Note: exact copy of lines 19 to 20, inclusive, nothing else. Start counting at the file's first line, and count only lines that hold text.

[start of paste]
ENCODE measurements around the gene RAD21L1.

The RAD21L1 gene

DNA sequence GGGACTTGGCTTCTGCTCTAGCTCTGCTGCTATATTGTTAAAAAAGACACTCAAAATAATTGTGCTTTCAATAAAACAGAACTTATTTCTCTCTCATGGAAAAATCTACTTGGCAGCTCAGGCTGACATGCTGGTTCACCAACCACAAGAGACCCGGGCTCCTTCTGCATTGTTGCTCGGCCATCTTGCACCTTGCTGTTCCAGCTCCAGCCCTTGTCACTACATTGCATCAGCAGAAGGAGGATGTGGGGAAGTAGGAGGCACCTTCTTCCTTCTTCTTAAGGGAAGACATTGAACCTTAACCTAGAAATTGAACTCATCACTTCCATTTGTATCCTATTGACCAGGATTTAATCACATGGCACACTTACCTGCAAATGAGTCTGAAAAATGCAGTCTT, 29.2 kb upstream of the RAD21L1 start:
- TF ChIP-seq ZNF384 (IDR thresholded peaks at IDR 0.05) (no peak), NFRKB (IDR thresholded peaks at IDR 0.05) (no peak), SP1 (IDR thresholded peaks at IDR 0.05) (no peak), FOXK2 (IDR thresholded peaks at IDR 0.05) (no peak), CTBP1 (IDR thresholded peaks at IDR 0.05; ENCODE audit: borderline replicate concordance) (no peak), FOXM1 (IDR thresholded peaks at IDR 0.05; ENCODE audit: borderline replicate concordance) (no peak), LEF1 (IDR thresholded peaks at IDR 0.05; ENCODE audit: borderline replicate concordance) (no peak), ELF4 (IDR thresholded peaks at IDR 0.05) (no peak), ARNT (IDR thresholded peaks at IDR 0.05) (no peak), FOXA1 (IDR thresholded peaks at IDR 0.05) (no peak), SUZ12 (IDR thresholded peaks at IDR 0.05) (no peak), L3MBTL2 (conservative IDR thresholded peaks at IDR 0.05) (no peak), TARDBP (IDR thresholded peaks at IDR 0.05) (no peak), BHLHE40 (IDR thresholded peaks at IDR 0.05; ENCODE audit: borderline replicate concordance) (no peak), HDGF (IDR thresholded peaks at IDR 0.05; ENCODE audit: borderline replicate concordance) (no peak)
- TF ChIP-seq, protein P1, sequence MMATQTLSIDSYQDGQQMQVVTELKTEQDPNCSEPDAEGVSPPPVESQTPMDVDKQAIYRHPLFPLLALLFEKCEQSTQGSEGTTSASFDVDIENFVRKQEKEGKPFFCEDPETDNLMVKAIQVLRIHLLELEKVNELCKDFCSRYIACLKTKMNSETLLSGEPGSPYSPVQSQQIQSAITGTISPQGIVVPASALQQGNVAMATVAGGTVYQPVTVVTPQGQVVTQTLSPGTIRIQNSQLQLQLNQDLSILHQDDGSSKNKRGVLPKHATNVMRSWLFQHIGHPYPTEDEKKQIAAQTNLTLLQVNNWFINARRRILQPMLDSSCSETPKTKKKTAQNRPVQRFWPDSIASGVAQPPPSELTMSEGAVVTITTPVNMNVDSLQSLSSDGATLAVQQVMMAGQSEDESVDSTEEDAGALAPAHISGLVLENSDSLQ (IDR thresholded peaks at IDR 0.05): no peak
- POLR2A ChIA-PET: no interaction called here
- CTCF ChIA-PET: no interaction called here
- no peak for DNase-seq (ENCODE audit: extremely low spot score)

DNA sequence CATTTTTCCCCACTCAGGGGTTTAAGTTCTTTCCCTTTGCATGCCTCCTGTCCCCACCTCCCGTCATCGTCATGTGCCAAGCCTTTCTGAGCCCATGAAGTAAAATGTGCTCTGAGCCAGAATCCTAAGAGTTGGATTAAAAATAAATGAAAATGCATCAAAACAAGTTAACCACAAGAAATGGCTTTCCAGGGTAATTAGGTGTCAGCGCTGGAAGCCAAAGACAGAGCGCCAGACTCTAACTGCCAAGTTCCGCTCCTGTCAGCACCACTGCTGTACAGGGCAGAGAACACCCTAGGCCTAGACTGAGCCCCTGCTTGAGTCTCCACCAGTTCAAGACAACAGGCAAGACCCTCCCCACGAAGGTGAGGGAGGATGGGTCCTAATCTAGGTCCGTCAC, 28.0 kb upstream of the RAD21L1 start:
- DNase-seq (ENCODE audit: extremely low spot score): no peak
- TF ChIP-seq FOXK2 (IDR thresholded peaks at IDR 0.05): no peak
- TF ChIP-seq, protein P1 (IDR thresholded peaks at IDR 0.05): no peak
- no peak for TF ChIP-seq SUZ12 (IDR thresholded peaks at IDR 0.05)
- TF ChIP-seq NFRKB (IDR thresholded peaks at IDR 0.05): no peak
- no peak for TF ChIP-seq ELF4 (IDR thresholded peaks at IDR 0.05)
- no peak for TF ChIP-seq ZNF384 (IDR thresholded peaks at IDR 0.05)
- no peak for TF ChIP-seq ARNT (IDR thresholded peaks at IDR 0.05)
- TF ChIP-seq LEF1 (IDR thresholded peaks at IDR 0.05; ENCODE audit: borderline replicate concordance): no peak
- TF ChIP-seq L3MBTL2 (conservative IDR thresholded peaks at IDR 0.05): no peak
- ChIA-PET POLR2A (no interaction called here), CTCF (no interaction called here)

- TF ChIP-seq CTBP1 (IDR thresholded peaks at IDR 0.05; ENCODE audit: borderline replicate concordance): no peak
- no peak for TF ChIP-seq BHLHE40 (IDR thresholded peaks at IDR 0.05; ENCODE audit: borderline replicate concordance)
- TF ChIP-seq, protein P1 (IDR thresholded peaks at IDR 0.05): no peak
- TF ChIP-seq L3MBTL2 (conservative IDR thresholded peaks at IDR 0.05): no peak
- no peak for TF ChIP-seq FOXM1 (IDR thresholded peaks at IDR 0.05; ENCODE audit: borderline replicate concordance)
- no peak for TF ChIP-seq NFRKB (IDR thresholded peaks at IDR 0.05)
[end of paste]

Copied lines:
- TF ChIP-seq L3MBTL2 (conservative IDR thresholded peaks at IDR 0.05): no peak
- ChIA-PET POLR2A (no interaction called here), CTCF (no interaction called here)